I started Transfrontier International Ltd in order to help corporations turn those pressures into positive forces through planned associations with natural world projects. A good project/corporate synergy could provide striking and arresting content on which to hang marketing activities, such as PR, hospitality, branding and advertising. In this capacity Transfrontier have developed a proprietary brand development system which takes account of business needs and links; current brand attributes and increasing connections with desired audiences. It bridges the gap through the creation of targeted messages, accompanying natural world content and focused media channels.
Transfrontier had some good early success with the multi-million dollar Toyota World of Wildlife. This consisted of 26 x 30 minutes sponsored TV programmes about the natural world, drawing on the BBC Wildlife archive. It was sponsored by Toyota and aired in over 140 countries over 6 years.
However, nothing runs smoothly and before long the recession hit and corporates focused their attention on core activities. Sponsorship investment either reduced or became less inventive. In response, I took a backward step and advised Orange, RBS, Ferrari and Usain Bolt on more conventional large sports sponsorship projects, which at the least, kept my top end sponsorship skills well-honed. In order to re-invigorate my plan though, I needed to have a deeper knowledge of the subject matter. I needed to be a sponsorship expert and a conservation expert. As a result I returned to university to study for a PhD in Biological Sciences.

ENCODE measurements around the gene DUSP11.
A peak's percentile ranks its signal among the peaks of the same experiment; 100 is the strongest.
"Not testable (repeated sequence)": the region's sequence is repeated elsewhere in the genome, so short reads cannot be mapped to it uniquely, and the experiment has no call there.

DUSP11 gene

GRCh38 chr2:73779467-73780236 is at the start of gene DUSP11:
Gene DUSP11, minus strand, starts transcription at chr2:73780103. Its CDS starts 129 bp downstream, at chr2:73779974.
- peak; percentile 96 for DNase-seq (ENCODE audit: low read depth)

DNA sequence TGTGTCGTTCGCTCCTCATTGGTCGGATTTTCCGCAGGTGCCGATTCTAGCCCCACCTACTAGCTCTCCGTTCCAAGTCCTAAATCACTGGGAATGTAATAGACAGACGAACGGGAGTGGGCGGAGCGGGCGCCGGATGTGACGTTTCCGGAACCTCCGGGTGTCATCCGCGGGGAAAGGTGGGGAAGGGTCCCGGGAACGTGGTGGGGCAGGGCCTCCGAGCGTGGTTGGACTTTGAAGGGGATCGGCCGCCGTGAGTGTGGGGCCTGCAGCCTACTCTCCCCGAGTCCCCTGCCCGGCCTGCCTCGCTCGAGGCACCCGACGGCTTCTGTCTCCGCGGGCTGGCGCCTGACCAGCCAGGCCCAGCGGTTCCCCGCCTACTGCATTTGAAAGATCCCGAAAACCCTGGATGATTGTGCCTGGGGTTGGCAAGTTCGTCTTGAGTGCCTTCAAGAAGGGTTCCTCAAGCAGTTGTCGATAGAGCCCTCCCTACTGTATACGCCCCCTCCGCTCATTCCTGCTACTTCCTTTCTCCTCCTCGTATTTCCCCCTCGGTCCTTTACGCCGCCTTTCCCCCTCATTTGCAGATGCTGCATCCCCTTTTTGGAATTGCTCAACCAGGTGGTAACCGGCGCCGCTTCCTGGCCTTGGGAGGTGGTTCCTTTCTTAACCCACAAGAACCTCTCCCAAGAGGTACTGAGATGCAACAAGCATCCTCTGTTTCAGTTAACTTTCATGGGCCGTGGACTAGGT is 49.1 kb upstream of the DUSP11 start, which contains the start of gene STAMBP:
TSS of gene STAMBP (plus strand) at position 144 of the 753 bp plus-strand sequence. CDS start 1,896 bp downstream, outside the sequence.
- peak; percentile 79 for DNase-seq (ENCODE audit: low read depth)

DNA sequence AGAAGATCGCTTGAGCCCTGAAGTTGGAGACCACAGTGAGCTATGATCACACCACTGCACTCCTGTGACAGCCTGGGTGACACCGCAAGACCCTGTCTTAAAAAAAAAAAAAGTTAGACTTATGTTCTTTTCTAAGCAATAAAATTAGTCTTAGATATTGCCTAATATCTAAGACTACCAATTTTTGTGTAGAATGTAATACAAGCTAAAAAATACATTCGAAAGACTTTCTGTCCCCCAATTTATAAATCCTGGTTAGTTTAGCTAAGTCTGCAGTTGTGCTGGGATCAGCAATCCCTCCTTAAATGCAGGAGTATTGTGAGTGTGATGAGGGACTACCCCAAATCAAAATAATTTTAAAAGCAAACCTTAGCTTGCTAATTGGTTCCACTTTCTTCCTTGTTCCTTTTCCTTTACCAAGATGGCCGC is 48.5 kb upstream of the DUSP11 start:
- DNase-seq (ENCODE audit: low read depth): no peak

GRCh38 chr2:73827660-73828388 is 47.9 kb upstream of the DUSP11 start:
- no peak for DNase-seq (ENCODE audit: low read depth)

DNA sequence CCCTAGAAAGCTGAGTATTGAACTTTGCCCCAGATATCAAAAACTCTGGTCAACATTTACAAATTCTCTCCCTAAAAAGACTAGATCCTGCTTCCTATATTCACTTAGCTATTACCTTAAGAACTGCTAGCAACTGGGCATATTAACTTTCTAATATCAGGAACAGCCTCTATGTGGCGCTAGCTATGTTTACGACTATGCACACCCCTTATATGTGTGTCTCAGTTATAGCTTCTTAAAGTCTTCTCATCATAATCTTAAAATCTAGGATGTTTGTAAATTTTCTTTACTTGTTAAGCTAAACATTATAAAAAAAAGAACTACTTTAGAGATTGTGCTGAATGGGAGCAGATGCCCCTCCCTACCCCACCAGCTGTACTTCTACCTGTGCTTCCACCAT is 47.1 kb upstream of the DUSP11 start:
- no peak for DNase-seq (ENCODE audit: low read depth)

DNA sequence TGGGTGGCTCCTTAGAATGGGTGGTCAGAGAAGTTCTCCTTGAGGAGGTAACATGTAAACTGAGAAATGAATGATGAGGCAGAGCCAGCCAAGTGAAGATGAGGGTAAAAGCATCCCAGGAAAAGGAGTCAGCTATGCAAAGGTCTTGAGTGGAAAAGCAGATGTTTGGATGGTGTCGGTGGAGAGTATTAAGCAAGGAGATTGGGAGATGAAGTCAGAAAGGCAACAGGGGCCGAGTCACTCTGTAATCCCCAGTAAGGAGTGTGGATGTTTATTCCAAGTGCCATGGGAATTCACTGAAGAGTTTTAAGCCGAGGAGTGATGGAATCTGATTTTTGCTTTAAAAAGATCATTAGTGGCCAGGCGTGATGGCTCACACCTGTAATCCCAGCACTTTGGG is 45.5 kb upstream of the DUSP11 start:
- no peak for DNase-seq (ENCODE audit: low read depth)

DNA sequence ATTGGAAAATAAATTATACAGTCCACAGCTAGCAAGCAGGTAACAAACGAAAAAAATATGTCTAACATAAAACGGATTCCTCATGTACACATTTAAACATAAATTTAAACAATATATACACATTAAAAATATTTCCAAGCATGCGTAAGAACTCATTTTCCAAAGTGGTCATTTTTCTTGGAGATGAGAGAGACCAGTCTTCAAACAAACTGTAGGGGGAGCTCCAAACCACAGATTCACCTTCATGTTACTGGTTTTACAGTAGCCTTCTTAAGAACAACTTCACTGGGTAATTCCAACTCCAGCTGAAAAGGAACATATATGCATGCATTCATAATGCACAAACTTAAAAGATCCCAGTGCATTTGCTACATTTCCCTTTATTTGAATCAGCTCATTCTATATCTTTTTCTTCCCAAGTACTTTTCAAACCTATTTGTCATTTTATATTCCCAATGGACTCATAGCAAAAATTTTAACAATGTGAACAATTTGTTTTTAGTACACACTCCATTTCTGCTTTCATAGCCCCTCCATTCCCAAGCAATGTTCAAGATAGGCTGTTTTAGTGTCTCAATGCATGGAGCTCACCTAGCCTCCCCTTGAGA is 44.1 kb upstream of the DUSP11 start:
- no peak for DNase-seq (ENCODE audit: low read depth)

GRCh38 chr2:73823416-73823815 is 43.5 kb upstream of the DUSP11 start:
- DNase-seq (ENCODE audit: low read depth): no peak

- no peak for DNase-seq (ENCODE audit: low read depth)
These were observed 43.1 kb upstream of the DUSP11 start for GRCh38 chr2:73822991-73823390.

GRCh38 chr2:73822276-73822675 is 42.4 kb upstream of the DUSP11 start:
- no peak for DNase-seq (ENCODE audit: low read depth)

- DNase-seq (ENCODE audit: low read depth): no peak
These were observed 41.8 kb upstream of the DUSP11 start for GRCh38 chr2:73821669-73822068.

Beyond the personal benefits I mentioned earlier, nature delivers society and our economy with many critical benefits including: clean water, fresh air, living and mineral resources, as well as psychological and physical benefits to individuals. This interconnected system has built-in resilience through its massive scale, complexity and diversity. Although, as there are an increasing number of us and because we require more resources, we are depleting nature’s ability to provide these benefits through a range of mechanisms. One way to slow these processes is to expand the amount of protected and regenerated space. Fifteen percent of the earth’s land and 3% of its marine surface are set aside as National Parks and conservation areas. However legal protection is not the same as practical protection and management of large areas with limited funds requires substantial technological assistance. So my doctoral research focused on questions of how to improve practical protection of these areas.